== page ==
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Author Topic: Seating Demand  (Read 663 times)

CSCCorp

  • Former member
Seating Demand
« on: April 11, 2013, 07:02:21 PM »
I see a lot of routes that are filled far past the seating demand and don't know why. I saw one that had 1000 available seats and only two to  five hundred seat demand. I always thought that it was a total seating demand and that anything over it wouldn't make money but now that I'm out of the demo and see so many airlines doing it I'm second guessing. Is the seating demand just for each flight or is it as I thought, as a total number?

Offline AIRmoe

  • Members
  • Posts: 45
Re: Seating Demand
« Reply #1 on: April 11, 2013, 08:02:18 PM »
I second this question! Anyone with an answer please?

Offline dmoose42

  • Members
  • Posts: 1264
Re: Seating Demand
« Reply #2 on: April 11, 2013, 08:26:23 PM »
Seating demand is the total available seats to be filled on a given route.  Available seats is the sum of the supply provided by the various airlines serving that route.  The reason available seats can exceed demand is because airlines can still be profitable with less than 100% load factors; as a result airlines will supply (in aggregate) more than demand.  Additionally, single airlines may choose to serve more than the demand to deter other airlines from serving that route (at the cost of potentially somewhat lower profitability).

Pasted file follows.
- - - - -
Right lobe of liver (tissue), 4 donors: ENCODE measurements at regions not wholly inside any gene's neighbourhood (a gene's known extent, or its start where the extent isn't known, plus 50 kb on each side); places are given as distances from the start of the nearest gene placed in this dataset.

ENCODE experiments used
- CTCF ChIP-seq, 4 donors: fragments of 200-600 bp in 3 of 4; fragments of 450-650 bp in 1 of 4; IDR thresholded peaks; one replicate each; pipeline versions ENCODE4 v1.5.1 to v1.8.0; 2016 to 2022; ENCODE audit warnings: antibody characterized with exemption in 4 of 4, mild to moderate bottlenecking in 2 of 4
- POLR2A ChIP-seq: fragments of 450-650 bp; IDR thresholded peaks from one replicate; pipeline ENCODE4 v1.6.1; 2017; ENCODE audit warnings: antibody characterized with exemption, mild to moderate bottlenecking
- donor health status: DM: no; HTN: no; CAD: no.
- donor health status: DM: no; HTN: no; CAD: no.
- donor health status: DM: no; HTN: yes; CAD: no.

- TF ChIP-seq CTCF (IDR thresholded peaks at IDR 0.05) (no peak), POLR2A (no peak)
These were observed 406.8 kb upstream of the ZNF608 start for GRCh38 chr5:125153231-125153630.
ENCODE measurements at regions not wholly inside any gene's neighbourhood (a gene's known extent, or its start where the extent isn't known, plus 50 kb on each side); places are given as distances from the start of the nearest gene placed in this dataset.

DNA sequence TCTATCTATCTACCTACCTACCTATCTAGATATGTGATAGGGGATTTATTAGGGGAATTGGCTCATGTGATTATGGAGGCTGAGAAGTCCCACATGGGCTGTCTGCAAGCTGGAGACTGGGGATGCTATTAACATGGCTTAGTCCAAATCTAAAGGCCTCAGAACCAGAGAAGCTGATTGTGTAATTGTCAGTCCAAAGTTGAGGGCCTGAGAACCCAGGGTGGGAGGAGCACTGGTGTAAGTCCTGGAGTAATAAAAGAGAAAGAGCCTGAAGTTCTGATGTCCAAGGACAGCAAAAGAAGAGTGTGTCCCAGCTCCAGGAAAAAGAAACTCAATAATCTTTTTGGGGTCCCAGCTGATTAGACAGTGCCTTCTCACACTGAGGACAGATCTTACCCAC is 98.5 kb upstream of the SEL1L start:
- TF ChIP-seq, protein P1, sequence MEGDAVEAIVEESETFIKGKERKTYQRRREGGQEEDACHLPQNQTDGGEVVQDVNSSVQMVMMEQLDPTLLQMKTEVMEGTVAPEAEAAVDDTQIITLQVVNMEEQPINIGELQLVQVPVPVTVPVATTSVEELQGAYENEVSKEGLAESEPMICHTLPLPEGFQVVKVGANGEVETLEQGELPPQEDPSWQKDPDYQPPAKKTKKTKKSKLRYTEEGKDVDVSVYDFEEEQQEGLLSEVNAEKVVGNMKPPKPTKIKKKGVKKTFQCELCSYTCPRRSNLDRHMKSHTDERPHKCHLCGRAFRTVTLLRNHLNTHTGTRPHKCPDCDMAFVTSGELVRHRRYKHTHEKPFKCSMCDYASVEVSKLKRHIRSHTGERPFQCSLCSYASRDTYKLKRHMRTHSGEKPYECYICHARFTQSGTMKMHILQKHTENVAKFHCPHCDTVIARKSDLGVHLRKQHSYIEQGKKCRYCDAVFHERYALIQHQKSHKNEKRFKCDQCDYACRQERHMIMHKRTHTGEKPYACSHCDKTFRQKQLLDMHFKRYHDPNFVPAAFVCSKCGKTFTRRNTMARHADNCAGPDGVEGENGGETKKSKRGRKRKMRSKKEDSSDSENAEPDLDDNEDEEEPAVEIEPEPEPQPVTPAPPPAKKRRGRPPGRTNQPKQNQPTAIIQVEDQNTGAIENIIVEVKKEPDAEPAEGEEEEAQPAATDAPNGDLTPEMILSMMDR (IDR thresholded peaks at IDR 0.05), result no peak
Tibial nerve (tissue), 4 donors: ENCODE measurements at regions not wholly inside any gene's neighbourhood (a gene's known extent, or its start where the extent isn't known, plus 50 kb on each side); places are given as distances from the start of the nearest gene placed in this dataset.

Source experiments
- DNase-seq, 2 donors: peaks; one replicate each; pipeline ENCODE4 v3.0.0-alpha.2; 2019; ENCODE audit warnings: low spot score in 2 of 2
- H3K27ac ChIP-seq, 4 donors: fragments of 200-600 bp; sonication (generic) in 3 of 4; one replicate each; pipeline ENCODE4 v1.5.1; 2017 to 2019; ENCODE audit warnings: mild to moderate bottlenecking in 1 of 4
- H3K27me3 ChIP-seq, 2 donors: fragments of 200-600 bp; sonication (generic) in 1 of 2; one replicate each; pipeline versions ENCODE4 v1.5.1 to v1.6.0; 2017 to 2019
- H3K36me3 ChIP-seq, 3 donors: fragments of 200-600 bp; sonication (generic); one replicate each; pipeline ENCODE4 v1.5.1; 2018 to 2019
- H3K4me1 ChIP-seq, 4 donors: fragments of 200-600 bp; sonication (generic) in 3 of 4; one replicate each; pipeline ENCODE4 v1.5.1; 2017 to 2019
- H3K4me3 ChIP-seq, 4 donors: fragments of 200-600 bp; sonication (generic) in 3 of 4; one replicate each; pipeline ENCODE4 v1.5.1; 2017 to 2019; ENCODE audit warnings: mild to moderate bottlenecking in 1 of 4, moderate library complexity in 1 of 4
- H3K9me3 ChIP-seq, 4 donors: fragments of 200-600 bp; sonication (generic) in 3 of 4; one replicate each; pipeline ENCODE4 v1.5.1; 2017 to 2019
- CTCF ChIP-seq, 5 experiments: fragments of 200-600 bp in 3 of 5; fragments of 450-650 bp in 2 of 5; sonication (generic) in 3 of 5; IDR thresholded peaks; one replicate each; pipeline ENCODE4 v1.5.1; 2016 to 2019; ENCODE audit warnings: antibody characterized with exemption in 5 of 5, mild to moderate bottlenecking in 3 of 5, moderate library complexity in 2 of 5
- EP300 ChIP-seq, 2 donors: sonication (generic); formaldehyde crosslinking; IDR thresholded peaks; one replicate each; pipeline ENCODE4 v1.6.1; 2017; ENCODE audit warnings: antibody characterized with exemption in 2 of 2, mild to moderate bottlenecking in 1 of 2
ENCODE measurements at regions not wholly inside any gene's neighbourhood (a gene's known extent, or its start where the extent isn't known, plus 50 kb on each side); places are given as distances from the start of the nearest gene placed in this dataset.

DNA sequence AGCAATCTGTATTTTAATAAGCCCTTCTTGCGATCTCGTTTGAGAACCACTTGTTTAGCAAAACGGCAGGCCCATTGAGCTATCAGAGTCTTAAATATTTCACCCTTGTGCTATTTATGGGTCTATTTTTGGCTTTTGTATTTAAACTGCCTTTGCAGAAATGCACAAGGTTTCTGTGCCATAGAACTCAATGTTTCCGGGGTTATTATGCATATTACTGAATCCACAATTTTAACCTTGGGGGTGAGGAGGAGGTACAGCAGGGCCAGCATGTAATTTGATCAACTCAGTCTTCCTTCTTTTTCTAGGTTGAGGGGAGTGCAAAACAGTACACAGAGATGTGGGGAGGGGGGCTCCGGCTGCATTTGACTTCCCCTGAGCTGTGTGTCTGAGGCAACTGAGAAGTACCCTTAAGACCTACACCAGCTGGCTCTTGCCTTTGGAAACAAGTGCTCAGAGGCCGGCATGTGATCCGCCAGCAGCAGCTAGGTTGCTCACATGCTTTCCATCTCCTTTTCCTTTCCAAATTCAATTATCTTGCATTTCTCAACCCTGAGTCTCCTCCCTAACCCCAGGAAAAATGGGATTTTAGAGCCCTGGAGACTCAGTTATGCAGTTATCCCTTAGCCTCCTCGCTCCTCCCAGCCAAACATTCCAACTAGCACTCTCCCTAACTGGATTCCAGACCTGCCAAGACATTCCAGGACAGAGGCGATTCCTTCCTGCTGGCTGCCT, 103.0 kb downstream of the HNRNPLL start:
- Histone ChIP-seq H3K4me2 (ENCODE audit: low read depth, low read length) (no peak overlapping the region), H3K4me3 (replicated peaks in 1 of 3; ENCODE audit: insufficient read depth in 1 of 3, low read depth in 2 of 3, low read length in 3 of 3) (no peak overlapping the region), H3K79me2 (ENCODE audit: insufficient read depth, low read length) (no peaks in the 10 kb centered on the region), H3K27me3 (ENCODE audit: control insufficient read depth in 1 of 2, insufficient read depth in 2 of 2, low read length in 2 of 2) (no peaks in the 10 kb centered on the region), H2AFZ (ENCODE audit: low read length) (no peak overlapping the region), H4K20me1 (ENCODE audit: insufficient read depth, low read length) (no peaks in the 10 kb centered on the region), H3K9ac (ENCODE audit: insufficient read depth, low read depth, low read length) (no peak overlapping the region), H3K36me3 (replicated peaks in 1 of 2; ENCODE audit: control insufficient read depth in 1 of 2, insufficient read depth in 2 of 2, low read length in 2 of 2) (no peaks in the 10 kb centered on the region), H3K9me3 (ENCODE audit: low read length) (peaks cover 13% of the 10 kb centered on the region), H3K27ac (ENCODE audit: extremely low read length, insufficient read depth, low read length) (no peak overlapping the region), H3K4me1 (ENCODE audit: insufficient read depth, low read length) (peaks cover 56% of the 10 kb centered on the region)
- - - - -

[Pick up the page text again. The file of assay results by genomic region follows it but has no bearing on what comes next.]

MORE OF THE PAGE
Hope that helps.

exchlbg

  • Former member
Re: Seating Demand
« Reply #3 on: April 11, 2013, 09:09:01 PM »
That leads to question how PAX allocation works. Basically PAX are spread over all offered service equally. So many small planes have advantages over one big.
Second step of that process takes many more valuables into account, like fare, flight times and duration,RI/CI and some more to change that allocation for bonus and malus values.
So it may make sense to oversupply route seatwise to win the greatest part of them.
Sometimes good offers  (mainly good fares) make more people fly than prognosed (10-20%).
Sometimes it is just keeping opponents from getting good revenues, if your business can easily cope with losses.
Sometimes people just canīt calculate.
To OP: I would have suggested to experiment a bit more with that game in Beginnerīs World. Jet Age is one of the hardest scenarios, because of low traffic numbers and saturated markets.Thatīs another reason for oversupply situation, very hard to find a good spot for a startup.Itīs going to be tough.
« Last Edit: April 11, 2013, 09:24:48 PM by exchlbg »

Offline AIRmoe

  • Members
  • Posts: 45
Re: Seating Demand
« Reply #4 on: April 11, 2013, 11:11:24 PM »
Ahah that makes sense now. Thank you for your insightful remarks and answers.

 

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